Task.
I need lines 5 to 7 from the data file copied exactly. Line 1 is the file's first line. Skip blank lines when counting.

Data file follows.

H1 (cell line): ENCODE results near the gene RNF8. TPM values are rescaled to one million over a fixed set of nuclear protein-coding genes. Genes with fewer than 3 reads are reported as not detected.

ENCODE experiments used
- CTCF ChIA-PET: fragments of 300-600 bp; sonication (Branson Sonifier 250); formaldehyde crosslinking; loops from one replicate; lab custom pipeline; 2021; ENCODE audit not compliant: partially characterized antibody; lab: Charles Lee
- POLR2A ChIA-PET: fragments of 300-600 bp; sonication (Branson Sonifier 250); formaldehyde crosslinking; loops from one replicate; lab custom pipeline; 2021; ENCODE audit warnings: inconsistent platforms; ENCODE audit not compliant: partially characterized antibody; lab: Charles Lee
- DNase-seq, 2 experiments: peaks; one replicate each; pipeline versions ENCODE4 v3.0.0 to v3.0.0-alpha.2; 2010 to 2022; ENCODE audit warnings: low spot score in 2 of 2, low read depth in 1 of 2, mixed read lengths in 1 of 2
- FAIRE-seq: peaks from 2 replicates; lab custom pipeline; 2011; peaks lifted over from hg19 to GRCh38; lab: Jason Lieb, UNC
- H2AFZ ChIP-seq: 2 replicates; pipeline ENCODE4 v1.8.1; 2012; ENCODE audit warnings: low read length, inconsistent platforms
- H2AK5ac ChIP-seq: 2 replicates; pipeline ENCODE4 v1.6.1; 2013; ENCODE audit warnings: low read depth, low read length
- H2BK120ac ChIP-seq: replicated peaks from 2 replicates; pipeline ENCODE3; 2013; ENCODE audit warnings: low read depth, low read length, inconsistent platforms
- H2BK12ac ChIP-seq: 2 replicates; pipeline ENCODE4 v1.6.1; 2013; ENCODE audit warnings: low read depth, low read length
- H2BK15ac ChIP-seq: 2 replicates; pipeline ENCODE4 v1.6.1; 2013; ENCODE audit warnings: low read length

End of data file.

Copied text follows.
- DNase-seq, 2 experiments: peaks; one replicate each; pipeline versions ENCODE4 v3.0.0 to v3.0.0-alpha.2; 2010 to 2022; ENCODE audit warnings: low spot score in 2 of 2, low read depth in 1 of 2, mixed read lengths in 1 of 2
- FAIRE-seq: peaks from 2 replicates; lab custom pipeline; 2011; peaks lifted over from hg19 to GRCh38; lab: Jason Lieb, UNC
- H2AFZ ChIP-seq: 2 replicates; pipeline ENCODE4 v1.8.1; 2012; ENCODE audit warnings: low read length, inconsistent platforms